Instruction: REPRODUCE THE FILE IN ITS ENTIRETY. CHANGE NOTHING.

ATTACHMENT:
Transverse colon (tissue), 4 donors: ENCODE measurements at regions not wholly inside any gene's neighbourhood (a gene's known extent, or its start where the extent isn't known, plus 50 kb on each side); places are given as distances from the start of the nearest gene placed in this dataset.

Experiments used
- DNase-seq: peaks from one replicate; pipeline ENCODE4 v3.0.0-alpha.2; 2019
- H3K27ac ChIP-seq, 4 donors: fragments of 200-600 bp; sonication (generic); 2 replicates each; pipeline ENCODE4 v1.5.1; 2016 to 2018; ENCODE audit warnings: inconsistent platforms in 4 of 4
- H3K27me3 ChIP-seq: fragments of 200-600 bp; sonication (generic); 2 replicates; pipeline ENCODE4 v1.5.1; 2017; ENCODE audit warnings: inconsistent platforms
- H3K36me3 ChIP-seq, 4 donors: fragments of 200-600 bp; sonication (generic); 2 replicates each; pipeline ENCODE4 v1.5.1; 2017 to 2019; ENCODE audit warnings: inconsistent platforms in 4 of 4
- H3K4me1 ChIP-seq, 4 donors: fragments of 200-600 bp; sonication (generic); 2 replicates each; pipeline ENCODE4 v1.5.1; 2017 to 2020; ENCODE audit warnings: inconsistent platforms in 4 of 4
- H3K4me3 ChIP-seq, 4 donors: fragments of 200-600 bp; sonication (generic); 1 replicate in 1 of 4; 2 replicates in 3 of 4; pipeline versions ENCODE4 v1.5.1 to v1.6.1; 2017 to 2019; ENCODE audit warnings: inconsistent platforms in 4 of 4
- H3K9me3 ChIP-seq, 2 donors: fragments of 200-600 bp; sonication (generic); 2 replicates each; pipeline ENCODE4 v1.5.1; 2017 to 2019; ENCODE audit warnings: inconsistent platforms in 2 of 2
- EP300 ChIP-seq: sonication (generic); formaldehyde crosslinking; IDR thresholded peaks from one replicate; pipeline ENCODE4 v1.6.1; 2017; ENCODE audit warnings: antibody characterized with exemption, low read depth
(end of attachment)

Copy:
Transverse colon (tissue), 4 donors: ENCODE measurements at regions not wholly inside any gene's neighbourhood (a gene's known extent, or its start where the extent isn't known, plus 50 kb on each side); places are given as distances from the start of the nearest gene placed in this dataset.

Experiments used
- DNase-seq: peaks from one replicate; pipeline ENCODE4 v3.0.0-alpha.2; 2019
- H3K27ac ChIP-seq, 4 donors: fragments of 200-600 bp; sonication (generic); 2 replicates each; pipeline ENCODE4 v1.5.1; 2016 to 2018; ENCODE audit warnings: inconsistent platforms in 4 of 4
- H3K27me3 ChIP-seq: fragments of 200-600 bp; sonication (generic); 2 replicates; pipeline ENCODE4 v1.5.1; 2017; ENCODE audit warnings: inconsistent platforms
- H3K36me3 ChIP-seq, 4 donors: fragments of 200-600 bp; sonication (generic); 2 replicates each; pipeline ENCODE4 v1.5.1; 2017 to 2019; ENCODE audit warnings: inconsistent platforms in 4 of 4
- H3K4me1 ChIP-seq, 4 donors: fragments of 200-600 bp; sonication (generic); 2 replicates each; pipeline ENCODE4 v1.5.1; 2017 to 2020; ENCODE audit warnings: inconsistent platforms in 4 of 4
- H3K4me3 ChIP-seq, 4 donors: fragments of 200-600 bp; sonication (generic); 1 replicate in 1 of 4; 2 replicates in 3 of 4; pipeline versions ENCODE4 v1.5.1 to v1.6.1; 2017 to 2019; ENCODE audit warnings: inconsistent platforms in 4 of 4
- H3K9me3 ChIP-seq, 2 donors: fragments of 200-600 bp; sonication (generic); 2 replicates each; pipeline ENCODE4 v1.5.1; 2017 to 2019; ENCODE audit warnings: inconsistent platforms in 2 of 2
- EP300 ChIP-seq: sonication (generic); formaldehyde crosslinking; IDR thresholded peaks from one replicate; pipeline ENCODE4 v1.6.1; 2017; ENCODE audit warnings: antibody characterized with exemption, low read depth